One thing to understand is that once you have reached what is called a product/market fit, your strategy changes. The goal is to find a way to play in a scalable acquisition channel (ie, you aren’t looking for traction hacks but you must grow as fast as possible to create a monopoly). What you want is to find a way to achieve a lower cost per acquisition for your LTV (lifetime value) to improve and scale your profits (how to turn one euro into two). This may involve a thorough mastery of your target and through effective management of Adwords, Facebook Ads or from a sales force. This may involve a gradual organic growth via search engines… There are many other examples. Understand that your goal is to scale, and for that you will need to play in a scalable channel.
“Traction seems to be a learning phase that consists of understanding the market and optimizing its product. So that growth does not kill you but enables you.”
#3. A growth hacker thinks outside the box but understands that most growth hacks have a temporary/short lifecycle.
The vast majority of growth hacks, especially those who take advantage of weaknesses/opportunities in external networks cannot scale on the long run. Being destined to die one day or another, it is important that you keep in mind that you cannot base a sustainable growth strategy through them. Do not base the entire future of your startup on it. They are intended to quickly provide you with your first users but once your product’s value has been determined, you need to quickly capitalize on sustainable processes (through referral for instance).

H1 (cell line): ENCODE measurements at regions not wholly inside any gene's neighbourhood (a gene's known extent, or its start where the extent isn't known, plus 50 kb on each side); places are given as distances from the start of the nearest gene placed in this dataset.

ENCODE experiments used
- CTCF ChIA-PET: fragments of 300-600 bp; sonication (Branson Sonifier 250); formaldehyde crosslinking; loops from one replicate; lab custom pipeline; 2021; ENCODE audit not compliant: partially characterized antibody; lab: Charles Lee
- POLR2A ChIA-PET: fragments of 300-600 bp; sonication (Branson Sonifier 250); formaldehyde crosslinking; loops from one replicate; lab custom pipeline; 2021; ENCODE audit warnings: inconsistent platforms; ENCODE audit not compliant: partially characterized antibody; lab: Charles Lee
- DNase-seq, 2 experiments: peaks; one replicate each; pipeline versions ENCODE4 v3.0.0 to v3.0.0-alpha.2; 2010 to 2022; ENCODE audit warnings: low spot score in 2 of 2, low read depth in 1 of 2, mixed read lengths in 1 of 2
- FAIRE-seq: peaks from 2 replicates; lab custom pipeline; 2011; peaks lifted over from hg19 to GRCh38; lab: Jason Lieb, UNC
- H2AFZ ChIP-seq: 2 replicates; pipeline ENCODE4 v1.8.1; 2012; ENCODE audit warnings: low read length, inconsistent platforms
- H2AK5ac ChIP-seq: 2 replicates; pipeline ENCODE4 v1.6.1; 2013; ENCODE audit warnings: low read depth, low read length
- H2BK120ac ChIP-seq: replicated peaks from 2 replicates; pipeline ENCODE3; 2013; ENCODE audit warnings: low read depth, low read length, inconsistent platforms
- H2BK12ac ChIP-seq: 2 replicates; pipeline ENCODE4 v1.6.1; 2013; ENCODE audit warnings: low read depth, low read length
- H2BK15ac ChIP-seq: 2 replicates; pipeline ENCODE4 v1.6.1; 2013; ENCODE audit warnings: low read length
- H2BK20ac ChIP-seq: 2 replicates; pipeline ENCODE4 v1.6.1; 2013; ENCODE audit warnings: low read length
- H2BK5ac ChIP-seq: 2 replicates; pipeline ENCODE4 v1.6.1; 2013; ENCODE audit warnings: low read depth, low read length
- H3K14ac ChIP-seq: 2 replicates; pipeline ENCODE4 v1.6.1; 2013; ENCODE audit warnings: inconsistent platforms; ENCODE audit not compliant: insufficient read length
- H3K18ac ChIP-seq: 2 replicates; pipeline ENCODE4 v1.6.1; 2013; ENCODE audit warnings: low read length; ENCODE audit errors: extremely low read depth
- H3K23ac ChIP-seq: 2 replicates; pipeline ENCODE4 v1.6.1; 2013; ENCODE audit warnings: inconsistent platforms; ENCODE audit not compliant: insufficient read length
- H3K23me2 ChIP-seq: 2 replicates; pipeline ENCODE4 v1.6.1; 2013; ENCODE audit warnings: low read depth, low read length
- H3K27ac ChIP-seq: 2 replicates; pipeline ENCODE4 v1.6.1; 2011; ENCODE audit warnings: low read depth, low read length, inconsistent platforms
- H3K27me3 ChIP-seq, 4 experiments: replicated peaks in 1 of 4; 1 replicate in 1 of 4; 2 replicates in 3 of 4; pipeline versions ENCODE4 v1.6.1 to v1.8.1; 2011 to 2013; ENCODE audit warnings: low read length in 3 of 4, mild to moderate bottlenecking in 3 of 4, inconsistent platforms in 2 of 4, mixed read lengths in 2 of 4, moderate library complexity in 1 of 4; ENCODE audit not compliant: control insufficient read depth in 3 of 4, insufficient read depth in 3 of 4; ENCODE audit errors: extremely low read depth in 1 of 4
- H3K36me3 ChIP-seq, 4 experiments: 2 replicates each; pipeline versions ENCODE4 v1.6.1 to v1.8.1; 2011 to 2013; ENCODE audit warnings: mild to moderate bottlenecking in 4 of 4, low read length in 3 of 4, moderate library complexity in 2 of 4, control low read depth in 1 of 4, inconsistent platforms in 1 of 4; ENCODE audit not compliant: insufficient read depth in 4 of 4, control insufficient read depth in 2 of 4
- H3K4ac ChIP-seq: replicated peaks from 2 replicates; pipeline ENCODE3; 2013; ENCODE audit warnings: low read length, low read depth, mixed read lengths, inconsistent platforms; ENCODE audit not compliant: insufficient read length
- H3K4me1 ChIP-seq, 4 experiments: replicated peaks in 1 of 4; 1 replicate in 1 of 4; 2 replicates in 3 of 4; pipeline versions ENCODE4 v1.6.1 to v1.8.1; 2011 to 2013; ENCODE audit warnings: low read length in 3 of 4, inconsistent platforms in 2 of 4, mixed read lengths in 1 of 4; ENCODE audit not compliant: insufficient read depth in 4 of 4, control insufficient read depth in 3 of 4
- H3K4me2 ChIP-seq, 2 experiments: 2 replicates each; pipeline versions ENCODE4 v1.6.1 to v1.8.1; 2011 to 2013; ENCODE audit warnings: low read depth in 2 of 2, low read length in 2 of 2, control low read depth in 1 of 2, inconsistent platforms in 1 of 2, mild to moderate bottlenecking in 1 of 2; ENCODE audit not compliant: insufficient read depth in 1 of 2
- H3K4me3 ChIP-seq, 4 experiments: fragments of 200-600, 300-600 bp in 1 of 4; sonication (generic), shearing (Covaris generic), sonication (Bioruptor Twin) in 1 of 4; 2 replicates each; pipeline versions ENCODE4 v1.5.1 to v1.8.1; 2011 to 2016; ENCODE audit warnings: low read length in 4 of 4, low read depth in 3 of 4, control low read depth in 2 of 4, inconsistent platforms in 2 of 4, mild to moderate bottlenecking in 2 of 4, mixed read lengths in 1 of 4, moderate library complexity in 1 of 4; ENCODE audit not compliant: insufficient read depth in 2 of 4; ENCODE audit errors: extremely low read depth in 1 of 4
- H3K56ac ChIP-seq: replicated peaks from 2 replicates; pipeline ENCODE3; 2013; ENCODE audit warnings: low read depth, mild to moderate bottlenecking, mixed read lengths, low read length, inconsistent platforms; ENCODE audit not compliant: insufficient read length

It is also interesting to note that at the first stage of your startup, you have nothing to lose. Exploiting a flaw in a system for traction is something you can afford in most cases. This is only my opinion but I would recommend it. Dare to exploit these little traction hacks because when well targeted, they can provide a strategic advantage to your execution.
#4. A growth hacker does not underestimate the paid acquisition channels and perceives them as a business model competition.
I think there still persists a great misunderstanding on the acquisition through paying channels. Some think that growth hacking is a discipline of acquiring users without putting any money on the table. Unfortunately, they are wrong. Obviously, you do not have HBO’s budget for creating multi-million dollar campaigns but that does not mean you should ignore Facebook Ads or Adwords. At the end of the day, remember that there are only two things that matter: making a return on your investment (that is to say, find a way to turn $ 1 into $ 2) or learn something important about your product/market (finding where the value is or reducing the friction).
“Advertising is by nature a business model competition. It is you and your competitors who are trying to figure out who can afford to pay the more to acquire a certain group of users.”
This point is very important to understand. Remember that the paid acquisition channels represent a business model competition. Understand that at this particular time, you and your competitors are trying to determine who can afford the more to earn the attention of the user (and through realtime bidding). And that cost per acquisition depends entirely on your CLV and in other words, the efficiency of your business model (otherwise you will lose money, but this can sometimes be a short-term strategy especially when it comes to understanding where the value is). Therefore, a better competitor with a CLV above yours will have a decisive advantage when it comes to focusing on and paying for a similar audience.
#5. Growth hackers understand that the key to success lies in both retention and engagement.